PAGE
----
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View Diary: Energy from the Moon (165 comments)

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  •  Nova Scotia! (4.00)
    Dont forget there is a tidal power plant in Anapolis Royal in Nova Scotia.  If you're ever there on vacation, they have free tours and a small museum.

    Unfortunately, I'm not that optimistic on tidal power in general.  There are very few places in the world with large enough tides to make tidal power realistic.  The Bay of Fundy has the largest tides in the world, but even there it is unlikely to be the major power source.  But every little bit helps.

    •  5 or 6 knots is what the new turbines are (none)
      optimized for. So you really don't need super strong currents or huge tidal ranges as with barrages.

      "The bicycle, the bicycle surely, should always be the vehicle of novelists and poets" , Christopher Morley

      by Chris Kulczycki on Fri Nov 11, 2005 at 05:55:59 AM PST

      [ Parent ]

    •  I'm in NS as well (none)
      I was just going to mention the Fundy as a potential source of power. There is currently a project underway that hopes to be generating electricty in 5 or 6 years near Truro.
      •  Fundy also shows what can go wrong (none)
        In 1968 the province of New Brunswick built the Petitcodiac Causeway upriver from Moncton.  In effect this was similar to what a barrage setup would do in that it acted as a dam.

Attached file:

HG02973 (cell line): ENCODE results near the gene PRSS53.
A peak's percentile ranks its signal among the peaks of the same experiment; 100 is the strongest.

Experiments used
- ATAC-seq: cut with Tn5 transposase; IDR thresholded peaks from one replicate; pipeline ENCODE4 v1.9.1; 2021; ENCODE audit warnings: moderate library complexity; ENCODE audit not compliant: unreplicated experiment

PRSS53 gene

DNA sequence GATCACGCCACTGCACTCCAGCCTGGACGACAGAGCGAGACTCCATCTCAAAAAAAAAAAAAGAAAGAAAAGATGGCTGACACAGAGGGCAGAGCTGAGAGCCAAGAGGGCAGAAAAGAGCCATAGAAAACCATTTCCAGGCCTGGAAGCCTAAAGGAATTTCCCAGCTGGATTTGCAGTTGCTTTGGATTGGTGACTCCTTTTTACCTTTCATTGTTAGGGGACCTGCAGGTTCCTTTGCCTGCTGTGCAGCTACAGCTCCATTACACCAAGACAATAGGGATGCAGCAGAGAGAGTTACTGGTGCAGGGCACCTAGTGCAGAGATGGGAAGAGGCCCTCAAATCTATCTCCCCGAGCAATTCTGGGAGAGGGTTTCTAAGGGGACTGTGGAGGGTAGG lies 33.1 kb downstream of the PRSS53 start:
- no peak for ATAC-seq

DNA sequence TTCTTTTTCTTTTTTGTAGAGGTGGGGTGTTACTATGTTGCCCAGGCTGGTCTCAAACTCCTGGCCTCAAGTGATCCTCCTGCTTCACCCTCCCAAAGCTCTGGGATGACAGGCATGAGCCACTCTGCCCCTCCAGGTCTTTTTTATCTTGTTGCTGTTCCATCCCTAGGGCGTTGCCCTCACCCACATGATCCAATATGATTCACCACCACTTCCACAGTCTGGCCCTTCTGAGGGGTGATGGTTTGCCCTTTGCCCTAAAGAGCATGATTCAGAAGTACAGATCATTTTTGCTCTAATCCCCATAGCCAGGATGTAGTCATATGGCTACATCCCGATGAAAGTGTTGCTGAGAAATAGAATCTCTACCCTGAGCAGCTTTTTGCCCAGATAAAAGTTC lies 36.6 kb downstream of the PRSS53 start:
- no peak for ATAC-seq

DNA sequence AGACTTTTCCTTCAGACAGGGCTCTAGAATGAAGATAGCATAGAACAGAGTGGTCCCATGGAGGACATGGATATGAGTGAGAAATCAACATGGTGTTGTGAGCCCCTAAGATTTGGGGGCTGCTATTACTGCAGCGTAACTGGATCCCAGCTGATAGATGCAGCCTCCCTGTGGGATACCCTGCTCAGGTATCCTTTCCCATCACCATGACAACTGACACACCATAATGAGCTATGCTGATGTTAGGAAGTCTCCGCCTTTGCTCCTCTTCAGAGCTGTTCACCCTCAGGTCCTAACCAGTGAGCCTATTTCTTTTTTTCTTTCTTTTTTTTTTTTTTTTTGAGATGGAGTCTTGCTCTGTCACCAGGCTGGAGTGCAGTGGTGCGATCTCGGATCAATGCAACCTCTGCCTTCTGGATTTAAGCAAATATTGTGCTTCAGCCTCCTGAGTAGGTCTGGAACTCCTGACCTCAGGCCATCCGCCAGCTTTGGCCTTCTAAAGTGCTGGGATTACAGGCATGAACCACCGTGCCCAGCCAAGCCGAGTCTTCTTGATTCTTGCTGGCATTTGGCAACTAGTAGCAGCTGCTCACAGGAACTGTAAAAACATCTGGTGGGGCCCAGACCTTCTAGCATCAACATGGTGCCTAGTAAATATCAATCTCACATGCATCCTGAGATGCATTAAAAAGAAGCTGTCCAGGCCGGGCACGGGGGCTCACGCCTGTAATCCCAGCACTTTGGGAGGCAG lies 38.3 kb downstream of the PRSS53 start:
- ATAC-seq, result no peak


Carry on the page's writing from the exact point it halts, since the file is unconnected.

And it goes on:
The end result was a disaster.  The tide, flowing upriver, was stopped dead and could only squeeze though the narrow openings.  The resulting ponding of water allowed sediment, normally held in suspension by the sloshing of water back and forth, to settle.  At Moncton the river, which averaged a kilometre wide, is now down to less than 100 metres and the tidal bore, once world famous and up to two metres high, is a few centimetres at best.

        A tidal dam would have had the same effect.

    •  Tidal power and whales (4.00)
      The NS Power website has this summary of the tidal power plant: Annapolis Tidal Power Station.

      A couple of summers ago the station was disrupted when a young whale swam up through the gates on the incoming tide. It stayed in French Basin, above the causeway, for a couple of months, dining on astonished Annapolis River fish and cavorting for the crowds that lined the shore. It was sort of an interesting way to knock a power plant offline.

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